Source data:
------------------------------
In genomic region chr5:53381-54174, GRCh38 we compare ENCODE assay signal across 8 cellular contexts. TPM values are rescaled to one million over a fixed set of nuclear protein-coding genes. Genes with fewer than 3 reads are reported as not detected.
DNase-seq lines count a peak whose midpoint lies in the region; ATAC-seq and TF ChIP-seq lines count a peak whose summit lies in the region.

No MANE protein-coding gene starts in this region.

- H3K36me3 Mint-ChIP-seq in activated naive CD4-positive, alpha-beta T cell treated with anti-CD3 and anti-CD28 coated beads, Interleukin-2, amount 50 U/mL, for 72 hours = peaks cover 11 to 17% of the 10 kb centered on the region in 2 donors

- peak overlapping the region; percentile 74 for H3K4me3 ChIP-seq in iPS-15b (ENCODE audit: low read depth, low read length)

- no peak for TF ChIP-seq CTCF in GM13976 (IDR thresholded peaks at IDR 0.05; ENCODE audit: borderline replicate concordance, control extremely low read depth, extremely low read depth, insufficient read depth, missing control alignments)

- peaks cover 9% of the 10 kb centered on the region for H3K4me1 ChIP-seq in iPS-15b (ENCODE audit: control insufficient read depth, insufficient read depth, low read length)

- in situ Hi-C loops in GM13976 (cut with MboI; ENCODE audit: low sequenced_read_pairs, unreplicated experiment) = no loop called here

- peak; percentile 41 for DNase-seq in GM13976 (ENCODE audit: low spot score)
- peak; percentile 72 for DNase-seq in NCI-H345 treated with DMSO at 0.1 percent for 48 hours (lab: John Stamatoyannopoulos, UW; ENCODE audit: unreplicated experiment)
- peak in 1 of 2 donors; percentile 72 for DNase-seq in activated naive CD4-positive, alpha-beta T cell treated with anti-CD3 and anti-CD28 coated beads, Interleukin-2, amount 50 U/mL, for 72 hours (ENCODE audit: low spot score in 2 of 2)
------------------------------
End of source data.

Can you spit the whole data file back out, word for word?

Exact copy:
In genomic region chr5:53381-54174, GRCh38 we compare ENCODE assay signal across 8 cellular contexts. TPM values are rescaled to one million over a fixed set of nuclear protein-coding genes. Genes with fewer than 3 reads are reported as not detected.
DNase-seq lines count a peak whose midpoint lies in the region; ATAC-seq and TF ChIP-seq lines count a peak whose summit lies in the region.

No MANE protein-coding gene starts in this region.

- H3K36me3 Mint-ChIP-seq in activated naive CD4-positive, alpha-beta T cell treated with anti-CD3 and anti-CD28 coated beads, Interleukin-2, amount 50 U/mL, for 72 hours = peaks cover 11 to 17% of the 10 kb centered on the region in 2 donors

- peak overlapping the region; percentile 74 for H3K4me3 ChIP-seq in iPS-15b (ENCODE audit: low read depth, low read length)

- no peak for TF ChIP-seq CTCF in GM13976 (IDR thresholded peaks at IDR 0.05; ENCODE audit: borderline replicate concordance, control extremely low read depth, extremely low read depth, insufficient read depth, missing control alignments)

- peaks cover 9% of the 10 kb centered on the region for H3K4me1 ChIP-seq in iPS-15b (ENCODE audit: control insufficient read depth, insufficient read depth, low read length)

- in situ Hi-C loops in GM13976 (cut with MboI; ENCODE audit: low sequenced_read_pairs, unreplicated experiment) = no loop called here

- peak; percentile 41 for DNase-seq in GM13976 (ENCODE audit: low spot score)
- peak; percentile 72 for DNase-seq in NCI-H345 treated with DMSO at 0.1 percent for 48 hours (lab: John Stamatoyannopoulos, UW; ENCODE audit: unreplicated experiment)
- peak in 1 of 2 donors; percentile 72 for DNase-seq in activated naive CD4-positive, alpha-beta T cell treated with anti-CD3 and anti-CD28 coated beads, Interleukin-2, amount 50 U/mL, for 72 hours (ENCODE audit: low spot score in 2 of 2)